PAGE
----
Inside this Post: Ready to elevate your literary analysis lessons? This post is full of engaging and effective activities to help students master literary analysis topics.
Literary analysis has become the beating heart of English classes around the world. When students read a text, we want them to peel back the layers one by one, appreciating the deeper meaning that lies within each sentence. As English teachers, many of us connect with texts easily and persevere through complex literature naturally. For our students, this process is not always as enjoyable.
In this post, you’ll find suggestions for elevating thinking with middle and high school students. These ideas can be used with paired or individual texts and can be differentiated to reach a variety of learners.
Engaging and Effective Literary Analysis Activities
Literary analysis elements are best when they are engaging and elevate thinking without frustrating students. I’ve played around with different approaches, and these are the key elements that resonate most with students.
1. Thinking Aloud
One of the best feelings as a teacher is knowing you have an entire class full of teenagers engaged. It’s amazing how every single student in a classroom is in tune with think alouds. Something about making thinking transparent challenges students of all readiness levels. With literary analysis lessons, I love providing think alouds with the whole class. Whether we do this via face to face instruction or by creating a short video for virtual classrooms, we have to model our thinking.
Here’s an example with “All the world’s a stage” from William Shakespeare’s As You Like It…
This speech, at first, seems complicated. But, Shakespeare is talking about the world being a stage, and I think there is something deeper to what he is saying. Let’s go back again and look for clues. The men and women are players on the stage. He writes that they have their exits and entrances. I’m trying to visualize that in my head now. The world is a stage, the people are actors, and when they walk on and off the stage, that is their theatrical entrance and exit. Now that I understand he is using this speech as an extended metaphor, I wonder why would Shakespeare is choosing to compare these two things?
When modeling literary analysis, we can break down our thought process. If we write a written response, we can scaffold by color coding our thoughts in order to highlight the necessary critical thinking steps.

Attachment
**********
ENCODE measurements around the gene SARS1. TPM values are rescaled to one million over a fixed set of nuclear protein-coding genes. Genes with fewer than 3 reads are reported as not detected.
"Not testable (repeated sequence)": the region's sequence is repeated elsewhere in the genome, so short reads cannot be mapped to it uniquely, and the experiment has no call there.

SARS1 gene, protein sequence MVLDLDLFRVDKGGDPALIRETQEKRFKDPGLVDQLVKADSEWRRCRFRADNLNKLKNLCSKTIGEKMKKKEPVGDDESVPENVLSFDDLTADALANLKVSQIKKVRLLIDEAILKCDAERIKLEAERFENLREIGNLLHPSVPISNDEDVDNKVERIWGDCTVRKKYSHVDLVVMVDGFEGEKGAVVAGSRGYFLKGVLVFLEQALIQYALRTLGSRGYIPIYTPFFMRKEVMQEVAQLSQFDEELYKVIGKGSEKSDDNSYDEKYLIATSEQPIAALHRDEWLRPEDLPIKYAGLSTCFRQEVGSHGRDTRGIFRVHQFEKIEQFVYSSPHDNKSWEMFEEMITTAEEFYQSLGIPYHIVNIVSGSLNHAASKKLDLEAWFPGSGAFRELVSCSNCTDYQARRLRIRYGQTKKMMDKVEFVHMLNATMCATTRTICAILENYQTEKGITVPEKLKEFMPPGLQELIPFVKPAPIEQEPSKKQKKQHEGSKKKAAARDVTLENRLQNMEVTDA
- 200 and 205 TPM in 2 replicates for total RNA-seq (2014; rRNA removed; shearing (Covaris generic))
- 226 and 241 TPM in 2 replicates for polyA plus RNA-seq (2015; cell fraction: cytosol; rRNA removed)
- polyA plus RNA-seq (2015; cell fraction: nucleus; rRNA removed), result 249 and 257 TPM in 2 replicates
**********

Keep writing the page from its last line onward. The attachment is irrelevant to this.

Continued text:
- First, acknowledge what is confusing or uncertain about the text. What might we be missing as readers?
- Second, make observations.
- Third, apply reading strategies (in this case, I used visualizing).
- Last, teach students to ask questions that probe at the deeper meaning and reason for the writing.
2. Graphic Organizers
Graphic organizers are one of my go-to strategies for elevating thinking. We can use them to differentiate and to guide students as we work in small groups. I like to keep a variety of literary analysis graphic organizers for any text on hand so that I can be responsive. If students show a need to work on analyzing a specific literary element – characterization, plot, theme, conflict, etcetera – I use a graphic organizer as we read a text or excerpt together, modeling my thinking. Then, students can practice using the same organizer in small groups, partners, or independently.
Literary analysis consists of asking a bunch of questions to lead students to deeper thinking, and graphic organizers are a bridge that walks students down that path of purposeful questioning.
Grab this print and digital literary analysis graphic organizer for analyzing song lyrics – one of secondary students’ favorite texts to pick apart!
Nothing grabs a student’s attention like an image! Visuals are amazing tools for introducing literary analysis skills. I always begin my literary analysis unit with pictures. Using an image, we can quickly show students how to differentiate between summarizing and analyzing. Then, we can walk them through the steps of acknowledging what we might be missing, making observations, applying reading strategies, and questioning for deeper meaning.
Consider using images from a variety of sources. We can try historical images, political cartoons, famous paintings, graphic novels, wordless picture books, advertisements, or even just regular photographs.
I even work this type of analytical thinking into my vocabulary activities! Students get used to interpreting photos and using textual evidence to support their thinking.
4. One Pagers
One pagers are one of my favorite literary analysis activities. In order to make them meaningful, I incorporate scaffolding. So, students have access to standards-aligned goals and questions that prompt their responses to the text. Choice helps as well. We can allow students to choose digital or traditional, response angles, and even texts.